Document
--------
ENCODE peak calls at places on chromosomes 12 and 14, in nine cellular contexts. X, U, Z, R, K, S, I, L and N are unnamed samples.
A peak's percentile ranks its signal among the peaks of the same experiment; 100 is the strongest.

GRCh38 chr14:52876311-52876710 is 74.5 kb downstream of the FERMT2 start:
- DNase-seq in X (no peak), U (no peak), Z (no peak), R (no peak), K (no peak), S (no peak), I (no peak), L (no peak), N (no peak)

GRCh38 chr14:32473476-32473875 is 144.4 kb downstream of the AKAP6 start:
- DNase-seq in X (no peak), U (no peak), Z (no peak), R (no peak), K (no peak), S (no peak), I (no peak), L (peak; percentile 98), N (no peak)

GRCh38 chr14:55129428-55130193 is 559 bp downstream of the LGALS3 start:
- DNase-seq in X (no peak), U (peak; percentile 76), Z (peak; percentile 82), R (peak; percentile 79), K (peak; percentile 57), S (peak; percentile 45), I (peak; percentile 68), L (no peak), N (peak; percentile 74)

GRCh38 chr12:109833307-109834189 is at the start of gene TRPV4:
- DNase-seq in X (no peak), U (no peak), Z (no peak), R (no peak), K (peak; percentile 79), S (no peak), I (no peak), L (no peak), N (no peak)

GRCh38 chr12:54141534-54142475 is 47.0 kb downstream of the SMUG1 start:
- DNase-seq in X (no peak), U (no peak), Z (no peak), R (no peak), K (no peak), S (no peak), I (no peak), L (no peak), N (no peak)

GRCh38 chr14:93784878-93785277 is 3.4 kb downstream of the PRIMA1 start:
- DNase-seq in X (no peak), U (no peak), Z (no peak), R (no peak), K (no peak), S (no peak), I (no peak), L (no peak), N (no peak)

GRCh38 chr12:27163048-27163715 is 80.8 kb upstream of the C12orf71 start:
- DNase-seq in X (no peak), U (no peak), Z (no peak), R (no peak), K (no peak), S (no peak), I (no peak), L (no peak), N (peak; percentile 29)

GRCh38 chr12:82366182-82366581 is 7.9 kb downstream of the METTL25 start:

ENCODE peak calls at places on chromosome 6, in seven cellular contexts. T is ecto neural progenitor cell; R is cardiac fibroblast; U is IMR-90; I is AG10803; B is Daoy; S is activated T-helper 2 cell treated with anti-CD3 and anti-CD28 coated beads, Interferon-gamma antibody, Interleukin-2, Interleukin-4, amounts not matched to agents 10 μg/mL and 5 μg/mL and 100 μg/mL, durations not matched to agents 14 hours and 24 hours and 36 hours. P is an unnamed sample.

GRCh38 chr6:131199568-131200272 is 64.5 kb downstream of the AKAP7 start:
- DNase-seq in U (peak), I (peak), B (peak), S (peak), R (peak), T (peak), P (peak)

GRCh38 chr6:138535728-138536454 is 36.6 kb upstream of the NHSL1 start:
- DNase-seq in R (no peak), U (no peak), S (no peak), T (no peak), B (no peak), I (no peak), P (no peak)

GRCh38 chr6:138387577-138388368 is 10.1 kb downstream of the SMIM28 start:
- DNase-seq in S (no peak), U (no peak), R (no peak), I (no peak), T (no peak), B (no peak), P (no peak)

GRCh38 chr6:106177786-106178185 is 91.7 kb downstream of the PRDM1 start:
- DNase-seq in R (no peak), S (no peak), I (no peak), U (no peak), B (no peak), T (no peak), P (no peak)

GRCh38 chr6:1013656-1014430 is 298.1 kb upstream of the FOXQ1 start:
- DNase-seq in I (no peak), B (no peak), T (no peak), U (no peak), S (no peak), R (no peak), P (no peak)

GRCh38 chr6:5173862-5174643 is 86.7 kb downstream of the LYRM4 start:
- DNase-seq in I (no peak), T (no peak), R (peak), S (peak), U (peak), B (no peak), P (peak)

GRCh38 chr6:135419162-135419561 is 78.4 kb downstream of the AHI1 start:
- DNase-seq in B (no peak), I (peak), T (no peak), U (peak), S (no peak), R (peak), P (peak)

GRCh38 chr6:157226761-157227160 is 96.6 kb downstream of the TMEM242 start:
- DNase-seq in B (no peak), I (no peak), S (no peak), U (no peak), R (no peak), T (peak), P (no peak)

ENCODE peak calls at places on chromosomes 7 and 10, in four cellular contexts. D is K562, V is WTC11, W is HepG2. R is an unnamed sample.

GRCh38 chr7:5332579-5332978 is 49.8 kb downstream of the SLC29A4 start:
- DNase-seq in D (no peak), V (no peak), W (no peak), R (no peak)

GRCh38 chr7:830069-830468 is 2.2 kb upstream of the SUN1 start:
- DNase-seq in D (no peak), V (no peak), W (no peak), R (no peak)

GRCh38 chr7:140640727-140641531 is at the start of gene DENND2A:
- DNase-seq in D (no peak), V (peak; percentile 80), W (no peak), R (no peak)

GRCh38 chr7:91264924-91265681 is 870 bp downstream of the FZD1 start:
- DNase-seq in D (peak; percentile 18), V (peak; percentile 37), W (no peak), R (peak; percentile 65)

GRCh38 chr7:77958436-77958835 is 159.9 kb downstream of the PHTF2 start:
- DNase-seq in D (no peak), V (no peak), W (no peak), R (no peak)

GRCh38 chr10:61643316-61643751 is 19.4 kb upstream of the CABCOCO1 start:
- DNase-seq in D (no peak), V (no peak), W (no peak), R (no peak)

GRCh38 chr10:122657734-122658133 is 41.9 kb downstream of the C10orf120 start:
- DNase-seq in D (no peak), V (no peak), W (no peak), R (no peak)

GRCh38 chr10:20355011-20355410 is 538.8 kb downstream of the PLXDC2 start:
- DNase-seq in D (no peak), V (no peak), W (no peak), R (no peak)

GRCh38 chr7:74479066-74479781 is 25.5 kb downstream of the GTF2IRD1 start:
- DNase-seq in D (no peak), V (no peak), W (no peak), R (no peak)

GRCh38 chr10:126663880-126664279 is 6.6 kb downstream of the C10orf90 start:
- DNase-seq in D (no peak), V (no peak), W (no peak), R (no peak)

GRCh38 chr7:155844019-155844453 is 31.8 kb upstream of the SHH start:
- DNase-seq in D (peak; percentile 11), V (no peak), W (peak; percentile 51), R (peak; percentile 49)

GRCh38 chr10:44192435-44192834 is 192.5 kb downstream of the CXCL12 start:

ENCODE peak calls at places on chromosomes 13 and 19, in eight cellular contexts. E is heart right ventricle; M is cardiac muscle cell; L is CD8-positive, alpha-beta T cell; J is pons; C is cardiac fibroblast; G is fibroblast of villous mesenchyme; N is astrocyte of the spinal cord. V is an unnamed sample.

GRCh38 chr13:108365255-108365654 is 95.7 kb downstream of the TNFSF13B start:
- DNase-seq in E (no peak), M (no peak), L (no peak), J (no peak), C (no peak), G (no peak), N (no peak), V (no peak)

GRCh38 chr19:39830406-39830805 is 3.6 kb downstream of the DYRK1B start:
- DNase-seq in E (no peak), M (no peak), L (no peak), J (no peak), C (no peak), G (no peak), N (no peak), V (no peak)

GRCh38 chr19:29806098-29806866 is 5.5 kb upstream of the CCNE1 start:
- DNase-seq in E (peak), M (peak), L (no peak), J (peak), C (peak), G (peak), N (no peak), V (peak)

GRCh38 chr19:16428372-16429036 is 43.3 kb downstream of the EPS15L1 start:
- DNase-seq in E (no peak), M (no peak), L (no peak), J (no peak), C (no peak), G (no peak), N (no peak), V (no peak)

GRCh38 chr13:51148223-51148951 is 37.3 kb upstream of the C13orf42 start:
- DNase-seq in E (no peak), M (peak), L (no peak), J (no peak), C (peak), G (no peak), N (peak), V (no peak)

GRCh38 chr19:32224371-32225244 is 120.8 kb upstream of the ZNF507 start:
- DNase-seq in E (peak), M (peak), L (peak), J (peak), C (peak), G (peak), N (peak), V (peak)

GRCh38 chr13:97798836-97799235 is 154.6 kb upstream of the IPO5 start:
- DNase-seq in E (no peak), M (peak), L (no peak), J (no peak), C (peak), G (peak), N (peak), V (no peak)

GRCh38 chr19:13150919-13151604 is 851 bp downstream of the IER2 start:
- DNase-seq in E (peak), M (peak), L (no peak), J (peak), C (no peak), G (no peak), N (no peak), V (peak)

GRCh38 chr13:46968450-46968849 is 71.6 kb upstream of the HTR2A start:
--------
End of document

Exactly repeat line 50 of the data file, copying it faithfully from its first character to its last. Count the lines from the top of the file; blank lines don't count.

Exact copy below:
GRCh38 chr10:20355011-20355410 is 538.8 kb downstream of the PLXDC2 start: